South Carolina-based professional photographer James Quantz Jr, recently shared a video talking about his experience shooting American actress and model Angie Harmon. In the video, he talks about different aspects related to the shoot starting with getting the job and including details on some of the technical aspects of the shoot.
The complexities of shooting celebrities
Unlike shooting “normal” portraits, shooting celebrities commercially (and this might hold true for actors, athletes, politicians, and others), there are some challenges to the shoot that is above and beyond what you might face on a standard portrait shoot.
While on many shoots you typically deal with the client directly, with these types of shoots you will usually be working with an agency, network, or sometimes a magazine. This type of shoot might in some cases involve long preparations ahead of the shoot and quite a few people who might want to bring their own creative input to the table.
In many cases, you might need to prove that you have what it takes to shoot on this level and present a body of work that is relevant for the job (a lot might depend on such a shoot including possibly substantial amounts of money).
It is common to receive a mood board that will give the photographer a general idea of how the executives would like the image to look. From the photographer’s perspective, he needs to be ready to explain just how the required look will be achieved. If you are not confident here – you might lose the job so be ready.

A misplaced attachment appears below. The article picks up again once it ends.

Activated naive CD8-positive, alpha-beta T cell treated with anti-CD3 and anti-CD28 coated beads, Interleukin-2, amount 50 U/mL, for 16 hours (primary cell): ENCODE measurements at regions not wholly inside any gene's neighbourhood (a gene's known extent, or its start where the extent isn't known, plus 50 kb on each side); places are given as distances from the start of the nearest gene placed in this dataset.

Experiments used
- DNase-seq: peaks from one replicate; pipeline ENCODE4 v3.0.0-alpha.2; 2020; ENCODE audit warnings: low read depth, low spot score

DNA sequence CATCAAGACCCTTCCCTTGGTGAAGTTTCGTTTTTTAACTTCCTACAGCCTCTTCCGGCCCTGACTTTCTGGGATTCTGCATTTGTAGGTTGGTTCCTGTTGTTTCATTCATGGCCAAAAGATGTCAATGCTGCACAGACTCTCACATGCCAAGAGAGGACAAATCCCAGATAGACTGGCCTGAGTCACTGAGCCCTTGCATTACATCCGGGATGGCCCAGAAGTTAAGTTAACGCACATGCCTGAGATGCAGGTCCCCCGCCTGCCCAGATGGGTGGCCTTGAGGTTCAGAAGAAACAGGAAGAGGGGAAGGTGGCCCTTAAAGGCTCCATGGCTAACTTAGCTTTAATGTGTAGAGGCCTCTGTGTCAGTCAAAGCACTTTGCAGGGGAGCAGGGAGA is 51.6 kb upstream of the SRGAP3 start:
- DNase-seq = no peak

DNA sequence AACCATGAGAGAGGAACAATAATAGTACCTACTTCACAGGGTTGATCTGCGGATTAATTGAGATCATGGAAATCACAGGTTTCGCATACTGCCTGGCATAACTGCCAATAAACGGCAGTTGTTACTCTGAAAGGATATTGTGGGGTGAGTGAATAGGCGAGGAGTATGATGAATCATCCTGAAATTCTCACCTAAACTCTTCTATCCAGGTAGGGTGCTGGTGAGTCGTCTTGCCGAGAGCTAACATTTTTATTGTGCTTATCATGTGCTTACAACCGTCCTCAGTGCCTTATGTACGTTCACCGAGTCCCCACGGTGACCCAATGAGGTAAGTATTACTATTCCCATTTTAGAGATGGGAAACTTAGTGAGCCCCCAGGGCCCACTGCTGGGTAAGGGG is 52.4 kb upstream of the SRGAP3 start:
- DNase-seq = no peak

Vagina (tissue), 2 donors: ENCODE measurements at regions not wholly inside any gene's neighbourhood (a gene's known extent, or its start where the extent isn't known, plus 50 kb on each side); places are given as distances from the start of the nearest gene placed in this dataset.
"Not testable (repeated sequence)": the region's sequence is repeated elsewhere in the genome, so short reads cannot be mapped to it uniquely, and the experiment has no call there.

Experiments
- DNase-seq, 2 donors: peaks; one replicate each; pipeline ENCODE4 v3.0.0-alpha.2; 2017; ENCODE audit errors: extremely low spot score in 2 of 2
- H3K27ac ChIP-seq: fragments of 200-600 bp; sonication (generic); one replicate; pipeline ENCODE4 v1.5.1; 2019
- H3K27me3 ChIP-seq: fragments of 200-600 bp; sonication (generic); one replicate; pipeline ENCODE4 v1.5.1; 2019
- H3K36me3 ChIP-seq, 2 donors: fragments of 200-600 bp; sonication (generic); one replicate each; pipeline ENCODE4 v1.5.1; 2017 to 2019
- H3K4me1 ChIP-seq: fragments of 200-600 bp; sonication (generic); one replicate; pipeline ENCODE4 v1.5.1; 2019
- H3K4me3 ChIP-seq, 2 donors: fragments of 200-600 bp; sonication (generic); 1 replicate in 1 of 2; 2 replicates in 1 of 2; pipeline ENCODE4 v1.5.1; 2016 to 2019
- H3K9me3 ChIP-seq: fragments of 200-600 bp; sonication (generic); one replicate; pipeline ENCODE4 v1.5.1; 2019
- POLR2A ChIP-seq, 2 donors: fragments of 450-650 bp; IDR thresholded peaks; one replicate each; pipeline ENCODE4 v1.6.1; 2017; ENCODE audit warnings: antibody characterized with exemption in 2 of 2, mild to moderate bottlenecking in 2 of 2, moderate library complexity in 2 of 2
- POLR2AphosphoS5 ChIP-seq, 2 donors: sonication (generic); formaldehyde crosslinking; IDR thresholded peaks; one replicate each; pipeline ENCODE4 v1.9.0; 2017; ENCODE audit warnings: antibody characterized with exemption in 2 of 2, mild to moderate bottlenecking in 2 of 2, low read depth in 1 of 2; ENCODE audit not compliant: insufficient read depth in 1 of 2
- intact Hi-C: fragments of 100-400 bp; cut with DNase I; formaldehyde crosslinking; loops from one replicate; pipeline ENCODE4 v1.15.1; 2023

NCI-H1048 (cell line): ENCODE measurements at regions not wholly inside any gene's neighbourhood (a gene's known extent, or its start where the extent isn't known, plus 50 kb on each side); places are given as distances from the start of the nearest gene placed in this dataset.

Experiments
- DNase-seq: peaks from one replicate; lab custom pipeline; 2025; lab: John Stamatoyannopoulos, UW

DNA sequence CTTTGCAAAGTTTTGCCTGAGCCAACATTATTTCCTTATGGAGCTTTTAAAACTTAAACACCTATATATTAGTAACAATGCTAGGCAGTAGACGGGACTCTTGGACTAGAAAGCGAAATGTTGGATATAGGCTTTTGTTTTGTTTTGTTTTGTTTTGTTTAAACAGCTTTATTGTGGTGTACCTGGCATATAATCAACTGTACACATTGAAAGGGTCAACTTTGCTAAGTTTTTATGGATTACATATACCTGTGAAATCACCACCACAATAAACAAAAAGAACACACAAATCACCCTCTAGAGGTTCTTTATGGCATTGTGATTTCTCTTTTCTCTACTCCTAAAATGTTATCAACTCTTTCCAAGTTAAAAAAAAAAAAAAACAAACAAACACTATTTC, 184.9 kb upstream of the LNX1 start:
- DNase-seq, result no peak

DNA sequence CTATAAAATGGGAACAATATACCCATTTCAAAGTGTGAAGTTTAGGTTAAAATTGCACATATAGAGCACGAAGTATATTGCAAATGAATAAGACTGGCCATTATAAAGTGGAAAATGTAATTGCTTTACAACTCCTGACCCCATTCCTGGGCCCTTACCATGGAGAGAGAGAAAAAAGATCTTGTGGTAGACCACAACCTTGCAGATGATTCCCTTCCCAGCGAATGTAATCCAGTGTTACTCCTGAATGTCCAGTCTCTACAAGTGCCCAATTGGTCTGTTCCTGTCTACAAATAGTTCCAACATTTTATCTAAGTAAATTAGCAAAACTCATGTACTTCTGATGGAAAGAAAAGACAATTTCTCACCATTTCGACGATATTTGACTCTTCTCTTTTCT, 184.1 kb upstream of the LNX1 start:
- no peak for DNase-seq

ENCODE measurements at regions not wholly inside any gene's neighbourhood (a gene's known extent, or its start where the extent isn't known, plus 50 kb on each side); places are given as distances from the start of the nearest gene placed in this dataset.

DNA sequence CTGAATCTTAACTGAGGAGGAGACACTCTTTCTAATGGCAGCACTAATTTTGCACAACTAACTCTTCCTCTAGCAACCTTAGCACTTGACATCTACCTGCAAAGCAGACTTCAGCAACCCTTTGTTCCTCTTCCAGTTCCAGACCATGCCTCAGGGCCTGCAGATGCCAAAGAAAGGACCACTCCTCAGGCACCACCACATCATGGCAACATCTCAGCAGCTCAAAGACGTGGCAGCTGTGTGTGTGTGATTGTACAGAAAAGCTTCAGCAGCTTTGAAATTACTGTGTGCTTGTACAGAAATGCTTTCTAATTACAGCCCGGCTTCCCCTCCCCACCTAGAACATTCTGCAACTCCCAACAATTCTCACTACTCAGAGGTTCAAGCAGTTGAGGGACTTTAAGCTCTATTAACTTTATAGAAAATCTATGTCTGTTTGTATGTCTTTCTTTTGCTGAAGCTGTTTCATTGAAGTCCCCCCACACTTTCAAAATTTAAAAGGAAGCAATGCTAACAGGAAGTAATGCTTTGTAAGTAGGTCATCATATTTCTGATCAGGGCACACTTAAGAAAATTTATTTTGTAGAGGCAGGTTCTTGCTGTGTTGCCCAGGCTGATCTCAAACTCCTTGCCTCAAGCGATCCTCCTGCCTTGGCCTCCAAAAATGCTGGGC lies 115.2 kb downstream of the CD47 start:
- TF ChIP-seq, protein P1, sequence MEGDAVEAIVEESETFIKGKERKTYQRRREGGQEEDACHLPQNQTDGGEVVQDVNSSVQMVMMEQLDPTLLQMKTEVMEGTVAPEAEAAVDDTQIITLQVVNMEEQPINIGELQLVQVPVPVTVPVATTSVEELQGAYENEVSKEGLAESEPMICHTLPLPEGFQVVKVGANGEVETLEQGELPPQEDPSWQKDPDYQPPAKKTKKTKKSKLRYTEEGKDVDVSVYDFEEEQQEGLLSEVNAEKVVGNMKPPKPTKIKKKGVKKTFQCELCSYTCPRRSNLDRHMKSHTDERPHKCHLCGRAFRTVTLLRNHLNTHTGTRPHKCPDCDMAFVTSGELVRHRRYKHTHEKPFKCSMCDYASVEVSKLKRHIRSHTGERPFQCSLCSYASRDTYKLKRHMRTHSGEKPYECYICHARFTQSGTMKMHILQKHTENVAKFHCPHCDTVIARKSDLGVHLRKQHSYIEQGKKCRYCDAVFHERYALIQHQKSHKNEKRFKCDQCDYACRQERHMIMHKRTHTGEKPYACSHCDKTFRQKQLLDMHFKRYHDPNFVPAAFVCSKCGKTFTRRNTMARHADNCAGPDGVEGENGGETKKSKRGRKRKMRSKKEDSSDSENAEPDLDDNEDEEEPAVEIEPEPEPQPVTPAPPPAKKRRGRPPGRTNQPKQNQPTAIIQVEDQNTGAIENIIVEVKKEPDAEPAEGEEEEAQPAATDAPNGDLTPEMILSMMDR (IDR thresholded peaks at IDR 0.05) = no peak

If you were successful in getting the job the next step is more logistical. working with the production company in many cases on where, when, and how the shoot will take place. This can be in your city half a world away and you need to be able to bring or secure all the gear that you will need in both cases.
According to Quantz Jr. being “easy to work with” might be a big bonus that can help you get more work from production companies that already deal with a lot of technical complexities and want to have a trustworthy photographer that they know will deliver every time.
For the current shoot, Quantz Jr. worked in a large auditorium which was used mostly to record promos for an upcoming show so the stills shoot was just a side aspect of a much bigger production taking place at the same time.
Some of the setup for this particular shoot was not really all that special. Quantz Jr. used a Canon R5 with a 24-70mm lens, five different lights strobes (profoto) over a gray background (that was later removed in post) as well as a V-flat for fill.
The biggest challenge of this shoot seems to be time. Quantz Jr. only had 10 minutes for the entire shoot and he was required to capture full body shots, standing shots, sitting, and tight images – we can certainly tell you that this isn’t a simple task.
To be able to prepare everything in time prior to the shoot a stand-in model was hired and helped Quantz Jr. to set up the lights in a proper way well before Harmon arrived.
Making this even more difficult was the fact that all the images he shot were transmitted to NY over the computer in real-time and viewed by the network team. To make this really challenging Quantz Jr. had an earpiece where he received instructions on changes from the team in NY as he was shooting.
This type of pressure is not something that most photographers are used to but Quantz Jr. has been shooting celebrity athletes for years and having very limited time with athletes is quite common in this type of work and luckily all went well with this shoot thanks to a lot of preparations as well as previous expirience.